Our clients may come to us highly motivated at first, but oftentimes the source can be too vague and motivation can disappear. One of the reasons it’s so precarious is because many clients expect to feel motivated before they take action towards a goal, when, in reality, most motivation comes after taking action.
We’ve rounded up tips from our archives, and added dozens more, to help you find motivational strategies regarding:
- Client Intake and Early Initiative
- Essential Coaching Strategies every coach should utilize
- Proven Psychology Tools that enhance our coaching abilities
- Things to do When Client Motivation Fades
Client Intake and Early Initiative
1. Rating Primary Health Goals
This is why clients come to you, and what their motivations are tied to. Ask clients to rate their goals on a scale of 1-10 regarding each goals’ importance to better prioritize goal setting together.
2. Develop Discrepancies
The more aware someone is of the discrepancies between where they are now and where they’d like to be, the bigger the motivator for change. During the intake process, learn which current realities do not support their vision for health.
3. Learning Method
To start, be sure you know each client’s favorite way to learn. Is it Youtube, books, blogs, immersive courses, or charts and graphics? Use their preferred method to keep clients engaged.
4. Contracts and Agreements
The act of reading and signing a contract can be a small but important ceremony of commitment. The client understands what is expected of him/her, and accountability begins.
5. What Will Motivate You If You Begin to Feel Discouraged?
This is great to ask on your intake form because our clients know themselves much better than we do.
Essential Coaching Strategies
6. Establish Trust and Rapport
Establishing this early on will ensure that your client feels comfortable telling you their true feelings and concerns.
7. Practice Strengths-Based Coaching
This encompasses several duties of a health coach. Identify your client’s strengths—skill, character, values—and work with these at the forefront of your coaching process.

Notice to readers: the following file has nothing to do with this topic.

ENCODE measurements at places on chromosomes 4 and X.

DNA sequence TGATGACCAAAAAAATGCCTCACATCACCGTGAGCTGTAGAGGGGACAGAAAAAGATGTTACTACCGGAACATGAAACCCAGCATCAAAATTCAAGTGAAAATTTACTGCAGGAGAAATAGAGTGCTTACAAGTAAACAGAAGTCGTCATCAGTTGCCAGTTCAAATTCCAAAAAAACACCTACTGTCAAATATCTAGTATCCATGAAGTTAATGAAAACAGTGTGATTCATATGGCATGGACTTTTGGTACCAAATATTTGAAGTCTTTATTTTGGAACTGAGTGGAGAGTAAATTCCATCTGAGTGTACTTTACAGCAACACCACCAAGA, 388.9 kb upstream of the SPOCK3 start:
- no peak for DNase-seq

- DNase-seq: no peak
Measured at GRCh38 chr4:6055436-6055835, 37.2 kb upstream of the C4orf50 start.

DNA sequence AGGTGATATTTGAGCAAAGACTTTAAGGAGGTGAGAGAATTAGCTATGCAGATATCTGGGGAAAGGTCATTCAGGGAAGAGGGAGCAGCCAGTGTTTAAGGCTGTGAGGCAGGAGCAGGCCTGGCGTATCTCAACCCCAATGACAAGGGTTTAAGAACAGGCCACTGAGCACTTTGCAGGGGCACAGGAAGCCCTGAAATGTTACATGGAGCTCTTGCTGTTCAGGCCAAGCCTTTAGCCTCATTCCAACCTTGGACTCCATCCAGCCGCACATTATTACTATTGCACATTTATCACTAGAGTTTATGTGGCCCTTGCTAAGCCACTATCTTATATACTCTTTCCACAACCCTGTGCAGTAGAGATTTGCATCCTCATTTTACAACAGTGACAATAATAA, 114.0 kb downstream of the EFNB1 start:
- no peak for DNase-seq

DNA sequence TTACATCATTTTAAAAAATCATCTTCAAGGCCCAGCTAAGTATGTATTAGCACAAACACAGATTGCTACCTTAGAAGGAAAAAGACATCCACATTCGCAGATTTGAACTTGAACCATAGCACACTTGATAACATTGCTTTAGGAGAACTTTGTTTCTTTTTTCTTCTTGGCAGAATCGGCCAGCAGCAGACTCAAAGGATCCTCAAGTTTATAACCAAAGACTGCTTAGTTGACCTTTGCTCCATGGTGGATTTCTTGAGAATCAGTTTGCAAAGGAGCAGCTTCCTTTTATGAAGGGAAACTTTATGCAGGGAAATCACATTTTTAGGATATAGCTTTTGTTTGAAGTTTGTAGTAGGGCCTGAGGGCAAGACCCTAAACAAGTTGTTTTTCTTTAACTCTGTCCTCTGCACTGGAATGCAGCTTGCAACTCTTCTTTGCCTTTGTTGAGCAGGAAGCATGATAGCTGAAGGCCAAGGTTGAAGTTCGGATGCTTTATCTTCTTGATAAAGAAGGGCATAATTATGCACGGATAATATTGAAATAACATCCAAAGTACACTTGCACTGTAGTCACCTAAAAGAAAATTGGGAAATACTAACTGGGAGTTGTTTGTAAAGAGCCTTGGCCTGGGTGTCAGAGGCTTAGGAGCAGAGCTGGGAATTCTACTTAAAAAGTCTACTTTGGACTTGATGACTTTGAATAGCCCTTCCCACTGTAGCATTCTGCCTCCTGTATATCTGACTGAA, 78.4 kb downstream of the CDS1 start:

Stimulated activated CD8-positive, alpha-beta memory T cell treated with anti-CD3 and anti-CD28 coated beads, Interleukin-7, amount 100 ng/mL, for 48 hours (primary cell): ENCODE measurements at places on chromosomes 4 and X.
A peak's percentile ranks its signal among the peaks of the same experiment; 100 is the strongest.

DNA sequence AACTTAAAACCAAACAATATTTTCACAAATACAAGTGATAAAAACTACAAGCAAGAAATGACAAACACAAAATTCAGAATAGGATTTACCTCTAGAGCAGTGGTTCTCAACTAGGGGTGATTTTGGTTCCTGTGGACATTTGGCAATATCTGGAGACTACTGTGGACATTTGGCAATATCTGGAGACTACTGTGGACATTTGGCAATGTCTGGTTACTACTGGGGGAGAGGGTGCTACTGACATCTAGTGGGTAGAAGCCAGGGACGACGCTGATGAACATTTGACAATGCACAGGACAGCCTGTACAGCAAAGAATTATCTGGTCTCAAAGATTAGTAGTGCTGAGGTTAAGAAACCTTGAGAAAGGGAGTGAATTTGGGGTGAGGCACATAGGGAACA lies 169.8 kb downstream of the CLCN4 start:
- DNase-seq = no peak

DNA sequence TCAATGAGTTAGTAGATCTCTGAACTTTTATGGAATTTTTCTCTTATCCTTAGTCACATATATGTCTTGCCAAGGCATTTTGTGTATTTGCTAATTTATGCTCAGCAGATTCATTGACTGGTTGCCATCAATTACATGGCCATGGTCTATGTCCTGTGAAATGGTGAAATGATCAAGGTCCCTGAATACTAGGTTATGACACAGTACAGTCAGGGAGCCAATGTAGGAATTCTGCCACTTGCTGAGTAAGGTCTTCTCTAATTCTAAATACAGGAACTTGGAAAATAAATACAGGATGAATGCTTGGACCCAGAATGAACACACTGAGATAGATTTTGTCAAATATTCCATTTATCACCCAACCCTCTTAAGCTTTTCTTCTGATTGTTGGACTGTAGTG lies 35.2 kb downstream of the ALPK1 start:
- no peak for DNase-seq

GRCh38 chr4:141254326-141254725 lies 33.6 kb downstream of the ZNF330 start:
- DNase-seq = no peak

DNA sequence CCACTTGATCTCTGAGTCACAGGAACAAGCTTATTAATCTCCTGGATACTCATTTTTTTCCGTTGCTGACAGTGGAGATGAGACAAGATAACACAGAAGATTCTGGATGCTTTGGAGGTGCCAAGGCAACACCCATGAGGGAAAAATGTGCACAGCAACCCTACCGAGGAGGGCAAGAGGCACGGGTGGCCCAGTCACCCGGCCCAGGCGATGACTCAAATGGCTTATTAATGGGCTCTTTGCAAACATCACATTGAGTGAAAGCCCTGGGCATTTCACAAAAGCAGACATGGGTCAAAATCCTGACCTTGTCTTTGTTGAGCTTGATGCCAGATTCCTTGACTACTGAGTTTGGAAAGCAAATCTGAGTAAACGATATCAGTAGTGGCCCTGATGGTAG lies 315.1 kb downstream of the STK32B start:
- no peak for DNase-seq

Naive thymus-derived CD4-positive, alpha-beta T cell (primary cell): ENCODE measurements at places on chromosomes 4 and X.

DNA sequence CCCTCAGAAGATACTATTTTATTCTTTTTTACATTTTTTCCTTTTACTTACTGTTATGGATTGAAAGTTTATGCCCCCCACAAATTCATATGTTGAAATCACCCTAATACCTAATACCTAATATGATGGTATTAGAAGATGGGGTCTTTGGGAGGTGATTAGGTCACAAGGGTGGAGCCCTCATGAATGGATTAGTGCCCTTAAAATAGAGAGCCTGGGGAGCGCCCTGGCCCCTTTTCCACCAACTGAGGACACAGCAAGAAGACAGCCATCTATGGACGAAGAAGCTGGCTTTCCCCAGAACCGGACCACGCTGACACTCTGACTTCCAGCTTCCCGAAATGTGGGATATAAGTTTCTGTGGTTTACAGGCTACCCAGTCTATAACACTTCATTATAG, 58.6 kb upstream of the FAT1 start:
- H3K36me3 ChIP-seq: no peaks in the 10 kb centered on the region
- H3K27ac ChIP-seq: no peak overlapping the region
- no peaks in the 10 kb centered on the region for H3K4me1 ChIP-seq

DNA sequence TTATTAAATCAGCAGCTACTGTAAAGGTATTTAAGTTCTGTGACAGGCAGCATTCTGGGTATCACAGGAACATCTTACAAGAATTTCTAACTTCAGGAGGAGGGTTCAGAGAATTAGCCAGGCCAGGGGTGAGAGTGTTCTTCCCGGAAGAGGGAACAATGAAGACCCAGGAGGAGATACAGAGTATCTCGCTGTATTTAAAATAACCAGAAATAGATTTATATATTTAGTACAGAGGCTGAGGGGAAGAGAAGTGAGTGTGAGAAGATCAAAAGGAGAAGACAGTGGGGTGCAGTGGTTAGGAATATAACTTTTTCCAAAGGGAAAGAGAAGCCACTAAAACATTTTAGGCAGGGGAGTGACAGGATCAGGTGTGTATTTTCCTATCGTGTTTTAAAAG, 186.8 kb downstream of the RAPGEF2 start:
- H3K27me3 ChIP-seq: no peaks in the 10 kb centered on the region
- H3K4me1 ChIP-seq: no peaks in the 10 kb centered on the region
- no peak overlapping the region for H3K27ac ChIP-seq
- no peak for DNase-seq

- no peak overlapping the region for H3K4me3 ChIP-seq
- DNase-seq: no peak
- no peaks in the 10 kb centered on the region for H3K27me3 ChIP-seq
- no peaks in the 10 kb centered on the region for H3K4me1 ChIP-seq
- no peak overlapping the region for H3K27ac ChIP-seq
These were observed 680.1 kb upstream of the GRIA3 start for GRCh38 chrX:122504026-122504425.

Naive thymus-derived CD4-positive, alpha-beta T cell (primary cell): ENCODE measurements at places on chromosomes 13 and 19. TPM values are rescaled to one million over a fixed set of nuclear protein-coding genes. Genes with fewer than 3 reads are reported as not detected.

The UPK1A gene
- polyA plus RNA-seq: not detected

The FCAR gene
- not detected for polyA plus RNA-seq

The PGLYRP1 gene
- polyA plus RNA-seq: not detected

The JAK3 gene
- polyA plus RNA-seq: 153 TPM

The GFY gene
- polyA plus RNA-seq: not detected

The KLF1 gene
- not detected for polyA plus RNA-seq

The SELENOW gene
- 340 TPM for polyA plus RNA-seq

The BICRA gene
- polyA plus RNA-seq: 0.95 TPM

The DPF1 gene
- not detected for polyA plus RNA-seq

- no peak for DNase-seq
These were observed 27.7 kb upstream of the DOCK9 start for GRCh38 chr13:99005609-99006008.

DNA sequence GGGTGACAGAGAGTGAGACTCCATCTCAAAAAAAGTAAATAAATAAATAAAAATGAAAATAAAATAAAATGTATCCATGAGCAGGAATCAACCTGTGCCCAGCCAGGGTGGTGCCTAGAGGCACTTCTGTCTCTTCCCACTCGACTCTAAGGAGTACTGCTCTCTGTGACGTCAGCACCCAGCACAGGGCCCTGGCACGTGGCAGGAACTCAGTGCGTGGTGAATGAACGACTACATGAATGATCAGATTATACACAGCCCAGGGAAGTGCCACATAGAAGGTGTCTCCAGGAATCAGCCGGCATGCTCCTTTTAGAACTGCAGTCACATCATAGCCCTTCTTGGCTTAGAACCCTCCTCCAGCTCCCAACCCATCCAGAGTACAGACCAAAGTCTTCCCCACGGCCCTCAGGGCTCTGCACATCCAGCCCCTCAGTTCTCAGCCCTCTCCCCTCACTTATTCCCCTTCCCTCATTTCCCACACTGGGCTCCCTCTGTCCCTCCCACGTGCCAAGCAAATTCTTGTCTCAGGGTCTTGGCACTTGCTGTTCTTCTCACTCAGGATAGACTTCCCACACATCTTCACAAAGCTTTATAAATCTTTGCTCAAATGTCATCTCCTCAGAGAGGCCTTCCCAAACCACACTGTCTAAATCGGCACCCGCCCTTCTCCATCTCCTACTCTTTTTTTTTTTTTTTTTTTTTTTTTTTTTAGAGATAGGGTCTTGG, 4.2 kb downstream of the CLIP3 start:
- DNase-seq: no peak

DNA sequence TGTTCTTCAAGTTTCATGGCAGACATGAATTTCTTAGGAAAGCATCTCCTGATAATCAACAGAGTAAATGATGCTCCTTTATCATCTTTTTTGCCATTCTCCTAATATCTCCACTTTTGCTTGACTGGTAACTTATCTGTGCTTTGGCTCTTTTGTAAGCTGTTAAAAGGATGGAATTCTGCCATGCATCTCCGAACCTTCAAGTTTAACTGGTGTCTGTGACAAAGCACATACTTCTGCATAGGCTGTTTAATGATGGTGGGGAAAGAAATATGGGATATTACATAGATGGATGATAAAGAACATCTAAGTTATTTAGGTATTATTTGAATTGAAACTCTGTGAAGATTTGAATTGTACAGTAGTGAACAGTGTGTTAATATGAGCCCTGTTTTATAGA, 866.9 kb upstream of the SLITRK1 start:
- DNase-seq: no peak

Co-determining a means and model for accountability can be one of the most important benefits we provide as coaches.
9. Monitor and Measure
Monitoring or measuring progress gives the client immediate feedback along the way—and a steady flow state is more easily achieved.
10. Use Motivational Interviewing
This technique is effective when someone isn’t very motivated or clear on their goals because it helps tap into their own desires and solutions.
11. Look for Conflicting Values
Is there something about the person they’ll become (when achieving their new goal) that conflicts with their current identity or beliefs? Try guiding them to a common thread so they see the benefit of merging those identities.
12. Teach Less, Ask More
If you always tell a client what to do, their motivation may eventually fade. Ask open-ended questions and use motivational interviewing to help clients evoke their own motivations.
13. Share Relatable Success Stories
Use testimonials, news stories, or even movies to spark inspiration in your clients. Sharing stories that mirror their own circumstances or characteristics helps them envision their own success.
14. Reward and Celebrate
Implement a reward system for clients so they can celebrate their healthy choices and commitment along the way. Recognize positive improvements, no matter how small, to reinforce behavior change.
15. What’s Motivating You to Be Healthy Today?
Imagine the different answers you’d get if you asked them this question on a “good” day or a “bad” day. Motivation changes so often that this Q&A deserves a spot in your regular interactions.
16. Surprise Them
Be thoughtful with your clients, sending them a surprise message or resource between sessions. This shows you’re thinking of them and it reminds them of the commitment.
17. How Do They Respond to Expectations?
Learning how your client responds to personal and external expectations can be very insightful and useful for you both. Use this popular quiz from habits and happiness expert, Gretchen Rubin.
18. Discover Your Client’s Personality Type
Myers Briggs personality typing makes sense of the varying perceptions and influences that are the essence of any individual. Hundreds of studies have proven its validity, and the insights are so valuable.